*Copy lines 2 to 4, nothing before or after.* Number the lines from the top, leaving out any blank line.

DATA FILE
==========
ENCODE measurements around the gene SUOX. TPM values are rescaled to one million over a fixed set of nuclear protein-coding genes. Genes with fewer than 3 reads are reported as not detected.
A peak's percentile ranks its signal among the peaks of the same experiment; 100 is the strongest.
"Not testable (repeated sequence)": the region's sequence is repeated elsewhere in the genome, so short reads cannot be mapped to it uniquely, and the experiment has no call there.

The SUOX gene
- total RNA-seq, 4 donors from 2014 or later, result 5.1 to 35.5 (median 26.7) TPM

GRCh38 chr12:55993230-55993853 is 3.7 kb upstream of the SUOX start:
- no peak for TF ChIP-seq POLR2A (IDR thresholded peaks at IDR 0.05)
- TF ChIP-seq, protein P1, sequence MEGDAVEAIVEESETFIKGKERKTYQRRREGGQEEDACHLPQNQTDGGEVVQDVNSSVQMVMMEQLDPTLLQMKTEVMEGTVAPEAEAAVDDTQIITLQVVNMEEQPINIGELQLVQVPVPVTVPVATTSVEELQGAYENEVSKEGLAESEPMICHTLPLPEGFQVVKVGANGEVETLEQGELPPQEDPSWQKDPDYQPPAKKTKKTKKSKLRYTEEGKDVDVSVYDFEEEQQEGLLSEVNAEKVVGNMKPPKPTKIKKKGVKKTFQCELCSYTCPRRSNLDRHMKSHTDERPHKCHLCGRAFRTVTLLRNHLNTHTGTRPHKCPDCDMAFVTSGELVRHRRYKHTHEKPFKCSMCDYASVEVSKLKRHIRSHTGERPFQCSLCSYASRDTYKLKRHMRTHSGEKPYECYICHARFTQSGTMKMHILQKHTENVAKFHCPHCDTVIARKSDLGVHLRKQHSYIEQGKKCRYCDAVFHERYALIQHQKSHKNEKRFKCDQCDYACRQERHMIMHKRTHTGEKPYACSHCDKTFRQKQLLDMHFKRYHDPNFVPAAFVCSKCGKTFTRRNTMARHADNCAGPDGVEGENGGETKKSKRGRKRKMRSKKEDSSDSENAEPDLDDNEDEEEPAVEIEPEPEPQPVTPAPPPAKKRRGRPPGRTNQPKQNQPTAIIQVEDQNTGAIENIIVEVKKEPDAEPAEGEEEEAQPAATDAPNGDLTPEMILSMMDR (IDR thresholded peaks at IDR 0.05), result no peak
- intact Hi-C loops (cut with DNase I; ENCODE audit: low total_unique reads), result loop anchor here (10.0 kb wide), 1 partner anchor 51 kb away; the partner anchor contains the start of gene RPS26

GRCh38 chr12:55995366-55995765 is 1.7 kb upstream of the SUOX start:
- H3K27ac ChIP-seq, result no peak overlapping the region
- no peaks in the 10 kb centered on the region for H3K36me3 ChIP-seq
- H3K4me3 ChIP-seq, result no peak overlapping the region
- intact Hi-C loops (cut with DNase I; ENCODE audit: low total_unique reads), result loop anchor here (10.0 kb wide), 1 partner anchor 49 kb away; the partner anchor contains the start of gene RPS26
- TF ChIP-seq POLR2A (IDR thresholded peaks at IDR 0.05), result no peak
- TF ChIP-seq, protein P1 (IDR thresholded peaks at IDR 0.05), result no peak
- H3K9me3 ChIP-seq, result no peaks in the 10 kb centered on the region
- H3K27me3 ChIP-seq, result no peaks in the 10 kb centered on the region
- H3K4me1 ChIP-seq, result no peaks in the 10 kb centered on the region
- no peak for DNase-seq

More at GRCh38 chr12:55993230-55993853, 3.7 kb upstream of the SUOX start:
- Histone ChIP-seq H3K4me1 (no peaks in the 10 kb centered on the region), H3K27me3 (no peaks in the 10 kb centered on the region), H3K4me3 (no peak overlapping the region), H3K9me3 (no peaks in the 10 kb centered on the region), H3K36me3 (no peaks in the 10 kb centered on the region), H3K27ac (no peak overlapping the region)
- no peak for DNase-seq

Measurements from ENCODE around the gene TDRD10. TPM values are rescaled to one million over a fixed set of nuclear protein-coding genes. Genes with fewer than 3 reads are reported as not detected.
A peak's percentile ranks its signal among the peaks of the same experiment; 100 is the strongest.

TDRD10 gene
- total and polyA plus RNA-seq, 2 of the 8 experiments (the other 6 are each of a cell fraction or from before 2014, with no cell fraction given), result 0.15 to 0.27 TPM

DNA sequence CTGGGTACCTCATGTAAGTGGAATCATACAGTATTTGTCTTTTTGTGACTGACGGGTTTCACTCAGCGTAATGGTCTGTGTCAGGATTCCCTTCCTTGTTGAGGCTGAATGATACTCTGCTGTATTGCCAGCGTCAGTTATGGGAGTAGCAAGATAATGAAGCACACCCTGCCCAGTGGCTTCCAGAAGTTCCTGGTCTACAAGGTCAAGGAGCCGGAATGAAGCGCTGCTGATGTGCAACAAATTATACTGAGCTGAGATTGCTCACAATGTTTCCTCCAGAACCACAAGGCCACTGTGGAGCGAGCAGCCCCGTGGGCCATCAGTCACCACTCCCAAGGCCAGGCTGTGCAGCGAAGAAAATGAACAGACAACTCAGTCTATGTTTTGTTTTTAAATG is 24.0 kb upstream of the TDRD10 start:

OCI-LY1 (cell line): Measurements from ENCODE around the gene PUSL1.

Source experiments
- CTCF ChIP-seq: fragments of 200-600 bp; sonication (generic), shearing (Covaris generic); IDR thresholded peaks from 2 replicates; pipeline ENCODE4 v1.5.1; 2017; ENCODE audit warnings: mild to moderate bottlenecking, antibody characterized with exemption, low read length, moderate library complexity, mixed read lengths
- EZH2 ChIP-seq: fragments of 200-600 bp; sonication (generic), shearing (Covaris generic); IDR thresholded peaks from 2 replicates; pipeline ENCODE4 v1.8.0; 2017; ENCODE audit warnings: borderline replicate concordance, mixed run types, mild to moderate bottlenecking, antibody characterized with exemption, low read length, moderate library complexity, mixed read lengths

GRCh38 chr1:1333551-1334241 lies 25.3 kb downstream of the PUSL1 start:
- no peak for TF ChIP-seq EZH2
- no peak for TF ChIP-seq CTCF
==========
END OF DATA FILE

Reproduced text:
A peak's percentile ranks its signal among the peaks of the same experiment; 100 is the strongest.
"Not testable (repeated sequence)": the region's sequence is repeated elsewhere in the genome, so short reads cannot be mapped to it uniquely, and the experiment has no call there.

The SUOX gene